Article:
Registration Open for Hawai‘i Wildfire Summit

Listen to this Article
3 minutes
Loading Audio... Article will play after ad...
Playing in :00

Hawai‘i Wildfire Management Organization, a 501(c)3 nonprofit organization based in Kamuela, along with co-hosts Pacific Fire Exchange and Big Island Wildfire Coordinating Group, will host the first-ever Hawai‘i Wildfire Summit on May 2 through 4, 2018, at the Mauna Lani Bay Hotel & Bungalows on the South Kohala Coast.

Although recent rains may have “greened up” Hawai‘i’s landscapes, as soon as they dry out, fire professionals anticipate another busy upcoming fire season.

It is estimated that 99% of wildfires in Hawai‘i are caused by people and each year, the percentage of land area that burns statewide is right on par with any other U.S. state (and in some years, even more).

The percentages of land area burned in some of the Western U.S. Affiliated Islands, including Guam, are even higher than in Hawai‘i. In Hawai‘i and the Pacific, wildfires can impact everything from homes, livelihoods, family safety, and community health to environment and cultural resources. Wildfire is a major driver of native forest loss and erosion/runoff that pollutes waterways and eventually, coastlines.

Since wildfires are such a wide-spanning issue that affect communities, lands, and waters, the solutions require everyone playing a proactive role. The Hawai‘i Wildfire Summit is a unique opportunity to learn, share, and collaborate with others who deal with wildfire in their work and communities across Hawai‘i and the Pacific.


This year’s theme is “Collaborating Across Hawaii and the Pacific for Summit to Sea Wildfire Protection.”

Presentations and workshops that one would otherwise have to attend on the mainland U.S. will also be a highlight of the event, offering a local option to connect to national-level programs, research and trainings.

As an insular and broad geographic region, opportunities to connect in the same space, cross-pollinate, share lessons learned and collaborate are rare, especially when it comes to wildfire. In three full days, the Hawai‘i Wildfire Summit enables participants to fill up their wildfire toolbox with some of the best expertise from the Hawai‘i-Pacific region and the U.S., with topics relevant for those working in the fields of emergency response, natural resource management (from summit to sea), land-use planning, environmental education, community safety, ecological research and hazard resilience.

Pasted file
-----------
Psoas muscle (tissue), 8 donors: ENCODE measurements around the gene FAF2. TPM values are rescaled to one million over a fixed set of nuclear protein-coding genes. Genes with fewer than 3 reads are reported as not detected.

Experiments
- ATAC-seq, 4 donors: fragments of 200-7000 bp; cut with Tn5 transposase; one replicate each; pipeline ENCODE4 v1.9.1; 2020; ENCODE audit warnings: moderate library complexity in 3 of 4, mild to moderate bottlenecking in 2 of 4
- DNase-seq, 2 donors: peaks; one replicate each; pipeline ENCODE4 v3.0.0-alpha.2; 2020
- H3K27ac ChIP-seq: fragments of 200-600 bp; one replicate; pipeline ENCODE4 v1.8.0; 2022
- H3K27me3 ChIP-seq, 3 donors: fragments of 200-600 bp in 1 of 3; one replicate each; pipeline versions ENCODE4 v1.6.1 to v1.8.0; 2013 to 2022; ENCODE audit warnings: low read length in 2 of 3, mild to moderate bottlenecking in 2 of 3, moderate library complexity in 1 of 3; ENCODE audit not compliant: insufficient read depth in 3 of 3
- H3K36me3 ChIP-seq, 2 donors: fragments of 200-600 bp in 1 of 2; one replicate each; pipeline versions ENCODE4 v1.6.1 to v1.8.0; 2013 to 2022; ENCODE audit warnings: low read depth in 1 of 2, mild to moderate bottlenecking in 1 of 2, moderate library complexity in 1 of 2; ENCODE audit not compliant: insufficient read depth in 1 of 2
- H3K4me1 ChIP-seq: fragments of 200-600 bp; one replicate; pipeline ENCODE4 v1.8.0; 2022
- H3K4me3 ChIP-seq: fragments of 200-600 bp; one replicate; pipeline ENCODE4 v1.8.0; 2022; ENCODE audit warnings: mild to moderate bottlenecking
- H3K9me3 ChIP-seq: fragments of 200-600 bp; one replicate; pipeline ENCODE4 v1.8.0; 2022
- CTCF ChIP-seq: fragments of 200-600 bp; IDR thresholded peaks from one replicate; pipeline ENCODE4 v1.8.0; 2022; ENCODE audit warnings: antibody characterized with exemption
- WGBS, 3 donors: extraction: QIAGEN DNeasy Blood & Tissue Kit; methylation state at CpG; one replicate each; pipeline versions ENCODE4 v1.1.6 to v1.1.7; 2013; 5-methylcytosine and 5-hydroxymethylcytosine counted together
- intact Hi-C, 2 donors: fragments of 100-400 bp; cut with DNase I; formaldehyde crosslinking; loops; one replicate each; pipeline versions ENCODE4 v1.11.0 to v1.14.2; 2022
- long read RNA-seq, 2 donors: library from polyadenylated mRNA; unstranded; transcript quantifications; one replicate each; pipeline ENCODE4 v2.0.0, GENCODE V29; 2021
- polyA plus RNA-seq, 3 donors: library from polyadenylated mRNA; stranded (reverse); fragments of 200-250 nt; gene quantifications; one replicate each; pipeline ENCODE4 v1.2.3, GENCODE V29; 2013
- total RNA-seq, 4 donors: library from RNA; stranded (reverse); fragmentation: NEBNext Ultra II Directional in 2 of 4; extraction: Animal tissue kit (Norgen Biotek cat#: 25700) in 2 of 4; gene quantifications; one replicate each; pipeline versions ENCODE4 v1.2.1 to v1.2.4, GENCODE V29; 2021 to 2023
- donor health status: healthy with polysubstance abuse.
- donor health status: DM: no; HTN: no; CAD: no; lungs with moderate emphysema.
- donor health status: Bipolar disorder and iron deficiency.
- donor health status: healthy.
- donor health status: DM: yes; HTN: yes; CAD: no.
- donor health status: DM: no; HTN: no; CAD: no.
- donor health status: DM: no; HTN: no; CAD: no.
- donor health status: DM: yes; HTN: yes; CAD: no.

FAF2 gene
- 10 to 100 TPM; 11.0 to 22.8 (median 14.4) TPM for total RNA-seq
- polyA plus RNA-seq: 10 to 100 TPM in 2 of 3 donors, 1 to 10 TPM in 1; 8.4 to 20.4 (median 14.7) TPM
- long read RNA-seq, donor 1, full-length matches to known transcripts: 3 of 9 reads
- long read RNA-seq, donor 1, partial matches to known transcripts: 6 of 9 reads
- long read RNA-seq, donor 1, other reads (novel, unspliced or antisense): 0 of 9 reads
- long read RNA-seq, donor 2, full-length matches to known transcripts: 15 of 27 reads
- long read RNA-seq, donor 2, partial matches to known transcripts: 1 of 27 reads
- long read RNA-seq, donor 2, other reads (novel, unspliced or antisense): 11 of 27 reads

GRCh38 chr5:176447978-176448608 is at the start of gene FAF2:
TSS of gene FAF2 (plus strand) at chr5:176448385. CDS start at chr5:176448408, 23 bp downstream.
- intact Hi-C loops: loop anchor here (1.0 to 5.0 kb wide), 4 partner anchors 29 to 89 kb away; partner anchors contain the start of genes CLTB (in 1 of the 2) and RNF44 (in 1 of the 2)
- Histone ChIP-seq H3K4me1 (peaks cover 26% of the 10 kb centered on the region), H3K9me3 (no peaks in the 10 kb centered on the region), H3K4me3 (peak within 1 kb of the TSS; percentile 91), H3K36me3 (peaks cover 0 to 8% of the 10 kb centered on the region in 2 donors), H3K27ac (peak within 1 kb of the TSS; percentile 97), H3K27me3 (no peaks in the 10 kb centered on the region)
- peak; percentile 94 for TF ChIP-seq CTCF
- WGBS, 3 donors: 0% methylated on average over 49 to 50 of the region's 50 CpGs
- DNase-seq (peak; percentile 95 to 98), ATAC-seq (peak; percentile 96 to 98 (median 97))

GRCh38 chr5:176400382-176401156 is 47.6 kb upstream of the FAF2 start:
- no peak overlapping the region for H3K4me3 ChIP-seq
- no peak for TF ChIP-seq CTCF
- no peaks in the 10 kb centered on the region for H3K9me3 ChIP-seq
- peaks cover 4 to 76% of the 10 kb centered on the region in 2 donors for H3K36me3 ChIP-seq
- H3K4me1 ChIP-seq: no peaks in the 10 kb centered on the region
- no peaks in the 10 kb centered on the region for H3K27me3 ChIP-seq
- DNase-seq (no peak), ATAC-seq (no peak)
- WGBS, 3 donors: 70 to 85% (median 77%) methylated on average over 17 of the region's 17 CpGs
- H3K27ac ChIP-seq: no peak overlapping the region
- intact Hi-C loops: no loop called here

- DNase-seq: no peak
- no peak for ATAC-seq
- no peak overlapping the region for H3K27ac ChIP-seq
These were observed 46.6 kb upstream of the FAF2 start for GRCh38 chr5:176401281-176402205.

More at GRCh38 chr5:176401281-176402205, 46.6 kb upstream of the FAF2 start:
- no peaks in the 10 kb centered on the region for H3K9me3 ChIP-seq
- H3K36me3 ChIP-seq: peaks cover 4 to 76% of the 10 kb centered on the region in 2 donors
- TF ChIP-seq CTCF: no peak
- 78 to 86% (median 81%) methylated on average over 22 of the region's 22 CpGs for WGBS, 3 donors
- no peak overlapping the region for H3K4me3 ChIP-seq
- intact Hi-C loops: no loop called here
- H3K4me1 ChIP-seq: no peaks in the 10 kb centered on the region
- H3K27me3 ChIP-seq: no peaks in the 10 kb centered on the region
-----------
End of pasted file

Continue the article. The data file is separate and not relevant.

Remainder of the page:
There will be time and opportunity for collaborative project planning as well as knowledge-building workshops.


The third day of the summit will be a field workshop to provide on-site learning opportunities and discussions from summit to sea, covering upland forest protection, watershed management planning in fire-prone areas, post-fire erosion, coastal flooding and impacts on near-shore resources.

Local watershed sites and their recent fires will be used as the context and catalyst for discussion.

On the two days prior to the Summit, April 30 and May 1, there will be a special National Fire Protection Association classroom training: Assessing Structure Ignition Potential from Wildfire. The training will enable attendees to confidently assess the potential for homes to ignite in a wildfire and to recommend appropriate wildfire risk reduction measures for homes and other structures in residential areas exposed to wildfire hazards. The class is limited to 40 participants, but spots are still available.

Learn more about and register for the Hawai‘i Wildfire Summit online (registration direct link). A program with the event schedule is available on the site.


The three-day price is currently $300, but will increase to $360 after April 10. One-day tickets are available for $150. Meals are included.

For questions about the event, call (808) 885-0900 or email [email protected].

Sponsored Content

Subscribe to our Newsletter

Stay in-the-know with daily or weekly
headlines delivered straight to your inbox.


This comments section is a public community forum for the purpose of free expression. Although Big Island Now encourages respectful communication only, some content may be considered offensive. Please view at your own discretion. View Comments